Fortunately, SD-WAN technology enables organisations to modify their network infrastructure to prioritise application and user traffic, deploy new applications quickly. 


It also provides a networking infrastructure that can support this quantum shift in how businesses now operate - a network that embraces different connectivity types ranging from mobile connections, right through the ADSL and Fibre connections. Adding new links quickly, prioritising traffic differently, adding new applications, and optimising their performance. This has meant that those organisations which deployed an SD-WAN service are far more likely to support remote working with minimal disruption to operations.


This necessary change in working practices – lots of people working in a few centralised locations – can now give way to decentralised methods. 

Many people are working in many decentralised and dispersed locations, with the business evolving both operational and general business models to embrace a different way of working, all against the backdrop of trying to stay in business, keep clients happy and maintain some form of income.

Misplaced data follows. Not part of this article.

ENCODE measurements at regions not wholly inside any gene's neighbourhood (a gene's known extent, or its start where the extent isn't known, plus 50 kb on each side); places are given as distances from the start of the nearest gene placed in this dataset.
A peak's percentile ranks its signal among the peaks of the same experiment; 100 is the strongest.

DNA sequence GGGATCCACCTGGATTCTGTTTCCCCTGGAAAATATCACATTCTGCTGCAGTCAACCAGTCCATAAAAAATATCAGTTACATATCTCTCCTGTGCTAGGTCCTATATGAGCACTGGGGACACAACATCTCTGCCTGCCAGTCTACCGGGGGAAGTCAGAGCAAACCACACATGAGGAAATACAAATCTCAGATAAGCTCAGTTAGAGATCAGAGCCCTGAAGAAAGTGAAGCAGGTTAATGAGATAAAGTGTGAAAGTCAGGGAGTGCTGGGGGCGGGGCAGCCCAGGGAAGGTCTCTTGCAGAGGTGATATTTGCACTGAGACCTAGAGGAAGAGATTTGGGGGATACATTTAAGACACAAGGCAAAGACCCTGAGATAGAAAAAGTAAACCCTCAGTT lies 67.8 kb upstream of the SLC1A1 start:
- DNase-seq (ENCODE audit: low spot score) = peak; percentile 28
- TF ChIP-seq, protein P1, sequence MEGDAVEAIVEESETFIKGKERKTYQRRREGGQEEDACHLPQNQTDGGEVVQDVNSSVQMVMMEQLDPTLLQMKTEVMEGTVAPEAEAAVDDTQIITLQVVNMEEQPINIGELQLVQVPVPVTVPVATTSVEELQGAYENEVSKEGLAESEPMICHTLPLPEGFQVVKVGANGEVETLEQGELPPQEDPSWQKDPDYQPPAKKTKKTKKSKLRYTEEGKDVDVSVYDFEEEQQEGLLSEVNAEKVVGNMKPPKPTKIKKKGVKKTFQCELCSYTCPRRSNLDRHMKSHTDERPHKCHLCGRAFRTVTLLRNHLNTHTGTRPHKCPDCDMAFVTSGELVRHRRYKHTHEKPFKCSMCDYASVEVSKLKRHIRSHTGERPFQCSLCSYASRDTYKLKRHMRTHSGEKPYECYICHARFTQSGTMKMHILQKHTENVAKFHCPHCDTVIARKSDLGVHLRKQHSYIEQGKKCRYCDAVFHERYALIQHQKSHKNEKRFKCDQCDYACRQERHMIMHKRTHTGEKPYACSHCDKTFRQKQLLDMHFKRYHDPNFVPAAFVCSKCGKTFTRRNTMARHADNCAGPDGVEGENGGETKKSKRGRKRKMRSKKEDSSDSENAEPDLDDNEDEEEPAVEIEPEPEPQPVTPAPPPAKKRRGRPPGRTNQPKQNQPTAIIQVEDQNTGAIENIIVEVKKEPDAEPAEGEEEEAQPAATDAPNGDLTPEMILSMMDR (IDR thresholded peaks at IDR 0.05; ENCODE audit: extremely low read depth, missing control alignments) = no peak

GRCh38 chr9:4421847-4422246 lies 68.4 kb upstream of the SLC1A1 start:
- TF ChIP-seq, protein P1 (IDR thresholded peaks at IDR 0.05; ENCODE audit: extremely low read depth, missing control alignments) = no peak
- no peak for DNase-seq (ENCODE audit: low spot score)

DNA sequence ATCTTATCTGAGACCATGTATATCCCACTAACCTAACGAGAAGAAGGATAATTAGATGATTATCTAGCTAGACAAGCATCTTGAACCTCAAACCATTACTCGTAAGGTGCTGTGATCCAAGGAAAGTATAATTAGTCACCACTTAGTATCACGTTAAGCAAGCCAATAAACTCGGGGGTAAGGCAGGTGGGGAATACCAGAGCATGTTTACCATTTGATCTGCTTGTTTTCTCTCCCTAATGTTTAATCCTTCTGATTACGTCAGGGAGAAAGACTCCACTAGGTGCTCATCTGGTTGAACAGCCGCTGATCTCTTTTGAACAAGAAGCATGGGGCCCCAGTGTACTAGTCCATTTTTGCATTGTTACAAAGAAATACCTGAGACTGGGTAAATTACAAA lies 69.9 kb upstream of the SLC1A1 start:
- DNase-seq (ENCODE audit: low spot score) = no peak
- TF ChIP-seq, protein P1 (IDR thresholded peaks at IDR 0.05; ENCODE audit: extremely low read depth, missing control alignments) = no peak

And yet several years before organisations looked at embracing a Software Defined Network infrastructure, many had taken the step to adopt a virtualised desktop infrastructure. This approach provided employees with a secure, homogenous, controlled and "anywhere accessible" desktop that enabled them to embrace other remote working aspects where the desktop was virtualised and the network more physically defined and controlled. 


It was pioneered by vendors that included the best and brightest of the technology industry. This quantum shift in decoupling employees from the need to maintain a physical "tether" to their hardware or location. This thinking's genesis enabled SD-WAN infrastructure to flourish and employees to be so relatively comfortable with the whole notion of remote working. 


However, this remote, virtualised and Software-defined operating environment still has hardware elements at its core, all of which need to be installed, maintained, and services to enable the user to continue to function remotely. This physical infrastructure - keyboards, screens, routers, wireless access points, laptops, desktops etc., give rise to the notion of Desk-as-a-Service - a similar concept fo the idea of a Virtualised Desktop Infrastructure.